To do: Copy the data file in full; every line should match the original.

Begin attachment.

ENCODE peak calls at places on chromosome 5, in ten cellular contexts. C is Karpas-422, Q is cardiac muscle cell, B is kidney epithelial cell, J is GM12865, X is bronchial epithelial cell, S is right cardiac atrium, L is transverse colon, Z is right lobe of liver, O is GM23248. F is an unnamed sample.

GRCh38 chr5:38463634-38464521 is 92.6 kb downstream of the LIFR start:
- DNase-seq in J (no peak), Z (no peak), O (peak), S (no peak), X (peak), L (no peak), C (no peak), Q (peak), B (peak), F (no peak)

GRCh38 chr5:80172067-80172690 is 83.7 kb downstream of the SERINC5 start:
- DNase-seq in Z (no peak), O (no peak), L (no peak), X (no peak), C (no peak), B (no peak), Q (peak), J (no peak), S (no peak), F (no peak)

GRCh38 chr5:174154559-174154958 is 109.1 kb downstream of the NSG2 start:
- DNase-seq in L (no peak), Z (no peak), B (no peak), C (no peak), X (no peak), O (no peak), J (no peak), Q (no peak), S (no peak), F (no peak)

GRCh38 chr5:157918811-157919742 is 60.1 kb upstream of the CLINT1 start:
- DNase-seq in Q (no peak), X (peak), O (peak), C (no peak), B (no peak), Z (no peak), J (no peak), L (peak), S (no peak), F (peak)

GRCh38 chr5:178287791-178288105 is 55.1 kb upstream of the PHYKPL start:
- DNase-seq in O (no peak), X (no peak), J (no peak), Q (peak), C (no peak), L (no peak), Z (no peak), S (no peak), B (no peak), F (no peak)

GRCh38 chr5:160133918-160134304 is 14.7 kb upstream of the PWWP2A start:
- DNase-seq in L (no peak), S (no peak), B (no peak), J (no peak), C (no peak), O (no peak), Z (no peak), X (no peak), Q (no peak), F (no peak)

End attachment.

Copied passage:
ENCODE peak calls at places on chromosome 5, in ten cellular contexts. C is Karpas-422, Q is cardiac muscle cell, B is kidney epithelial cell, J is GM12865, X is bronchial epithelial cell, S is right cardiac atrium, L is transverse colon, Z is right lobe of liver, O is GM23248. F is an unnamed sample.

GRCh38 chr5:38463634-38464521 is 92.6 kb downstream of the LIFR start:
- DNase-seq in J (no peak), Z (no peak), O (peak), S (no peak), X (peak), L (no peak), C (no peak), Q (peak), B (peak), F (no peak)

GRCh38 chr5:80172067-80172690 is 83.7 kb downstream of the SERINC5 start:
- DNase-seq in Z (no peak), O (no peak), L (no peak), X (no peak), C (no peak), B (no peak), Q (peak), J (no peak), S (no peak), F (no peak)

GRCh38 chr5:174154559-174154958 is 109.1 kb downstream of the NSG2 start:
- DNase-seq in L (no peak), Z (no peak), B (no peak), C (no peak), X (no peak), O (no peak), J (no peak), Q (no peak), S (no peak), F (no peak)

GRCh38 chr5:157918811-157919742 is 60.1 kb upstream of the CLINT1 start:
- DNase-seq in Q (no peak), X (peak), O (peak), C (no peak), B (no peak), Z (no peak), J (no peak), L (peak), S (no peak), F (peak)

GRCh38 chr5:178287791-178288105 is 55.1 kb upstream of the PHYKPL start:
- DNase-seq in O (no peak), X (no peak), J (no peak), Q (peak), C (no peak), L (no peak), Z (no peak), S (no peak), B (no peak), F (no peak)

GRCh38 chr5:160133918-160134304 is 14.7 kb upstream of the PWWP2A start:
- DNase-seq in L (no peak), S (no peak), B (no peak), J (no peak), C (no peak), O (no peak), Z (no peak), X (no peak), Q (no peak), F (no peak)